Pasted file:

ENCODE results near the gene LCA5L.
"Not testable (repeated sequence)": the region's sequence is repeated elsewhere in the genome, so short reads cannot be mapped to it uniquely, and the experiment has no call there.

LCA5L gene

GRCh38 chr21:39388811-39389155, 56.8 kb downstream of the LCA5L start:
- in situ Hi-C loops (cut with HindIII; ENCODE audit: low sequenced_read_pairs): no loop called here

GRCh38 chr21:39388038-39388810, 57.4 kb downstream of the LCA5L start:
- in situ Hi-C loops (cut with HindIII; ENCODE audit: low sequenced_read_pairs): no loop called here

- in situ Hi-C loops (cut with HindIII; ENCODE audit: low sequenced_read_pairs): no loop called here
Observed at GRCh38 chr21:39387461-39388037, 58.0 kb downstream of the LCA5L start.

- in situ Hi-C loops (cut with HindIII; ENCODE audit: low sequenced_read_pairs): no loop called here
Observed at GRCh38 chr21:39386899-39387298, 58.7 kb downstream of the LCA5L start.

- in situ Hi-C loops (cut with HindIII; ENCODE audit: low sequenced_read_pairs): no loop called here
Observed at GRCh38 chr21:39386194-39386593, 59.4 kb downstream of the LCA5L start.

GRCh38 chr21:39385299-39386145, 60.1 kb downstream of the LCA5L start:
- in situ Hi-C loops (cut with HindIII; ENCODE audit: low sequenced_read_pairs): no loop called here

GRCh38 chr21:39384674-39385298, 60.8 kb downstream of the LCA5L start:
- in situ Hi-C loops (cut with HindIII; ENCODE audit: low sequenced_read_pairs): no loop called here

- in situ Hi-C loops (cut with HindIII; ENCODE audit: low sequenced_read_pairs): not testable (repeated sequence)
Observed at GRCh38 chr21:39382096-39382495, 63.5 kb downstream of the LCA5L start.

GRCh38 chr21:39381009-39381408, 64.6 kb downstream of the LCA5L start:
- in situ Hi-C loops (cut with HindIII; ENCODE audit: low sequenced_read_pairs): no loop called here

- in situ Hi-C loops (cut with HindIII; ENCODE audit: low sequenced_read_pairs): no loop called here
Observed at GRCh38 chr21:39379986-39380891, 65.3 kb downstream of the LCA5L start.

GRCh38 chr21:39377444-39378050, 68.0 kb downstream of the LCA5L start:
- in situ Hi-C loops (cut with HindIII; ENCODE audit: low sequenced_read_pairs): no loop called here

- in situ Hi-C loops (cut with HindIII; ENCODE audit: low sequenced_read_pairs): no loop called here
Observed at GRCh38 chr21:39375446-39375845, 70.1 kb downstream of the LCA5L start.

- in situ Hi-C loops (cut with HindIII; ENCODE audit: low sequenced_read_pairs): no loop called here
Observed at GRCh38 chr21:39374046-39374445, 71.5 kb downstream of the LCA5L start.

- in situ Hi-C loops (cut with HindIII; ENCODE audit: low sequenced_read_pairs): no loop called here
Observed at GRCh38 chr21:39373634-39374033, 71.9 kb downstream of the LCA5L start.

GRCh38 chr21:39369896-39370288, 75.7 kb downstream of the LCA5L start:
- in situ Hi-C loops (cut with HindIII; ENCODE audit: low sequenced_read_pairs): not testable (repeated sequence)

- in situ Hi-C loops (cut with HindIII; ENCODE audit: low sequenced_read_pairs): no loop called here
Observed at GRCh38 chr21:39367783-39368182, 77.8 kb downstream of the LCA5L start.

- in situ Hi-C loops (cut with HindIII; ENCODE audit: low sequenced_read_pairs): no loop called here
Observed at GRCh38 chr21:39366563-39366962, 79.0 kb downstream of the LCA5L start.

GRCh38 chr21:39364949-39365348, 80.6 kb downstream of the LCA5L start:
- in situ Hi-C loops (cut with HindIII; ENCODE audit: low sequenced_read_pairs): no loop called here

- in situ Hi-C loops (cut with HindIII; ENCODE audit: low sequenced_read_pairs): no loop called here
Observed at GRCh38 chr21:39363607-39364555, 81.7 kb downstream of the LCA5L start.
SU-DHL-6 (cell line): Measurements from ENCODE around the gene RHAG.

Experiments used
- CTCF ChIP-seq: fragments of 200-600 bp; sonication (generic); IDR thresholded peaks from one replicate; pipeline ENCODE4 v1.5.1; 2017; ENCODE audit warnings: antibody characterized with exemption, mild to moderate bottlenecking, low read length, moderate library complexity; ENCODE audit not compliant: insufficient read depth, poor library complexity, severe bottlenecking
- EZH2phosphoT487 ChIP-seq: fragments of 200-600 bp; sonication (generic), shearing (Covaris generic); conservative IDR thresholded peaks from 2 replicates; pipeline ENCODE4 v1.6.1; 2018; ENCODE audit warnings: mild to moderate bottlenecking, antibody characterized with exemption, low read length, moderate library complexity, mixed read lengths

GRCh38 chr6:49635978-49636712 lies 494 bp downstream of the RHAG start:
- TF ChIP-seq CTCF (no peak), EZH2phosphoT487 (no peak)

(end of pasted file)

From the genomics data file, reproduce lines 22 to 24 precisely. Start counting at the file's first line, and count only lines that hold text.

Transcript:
- in situ Hi-C loops (cut with HindIII; ENCODE audit: low sequenced_read_pairs): no loop called here
Observed at GRCh38 chr21:39379986-39380891, 65.3 kb downstream of the LCA5L start.

GRCh38 chr21:39377444-39378050, 68.0 kb downstream of the LCA5L start: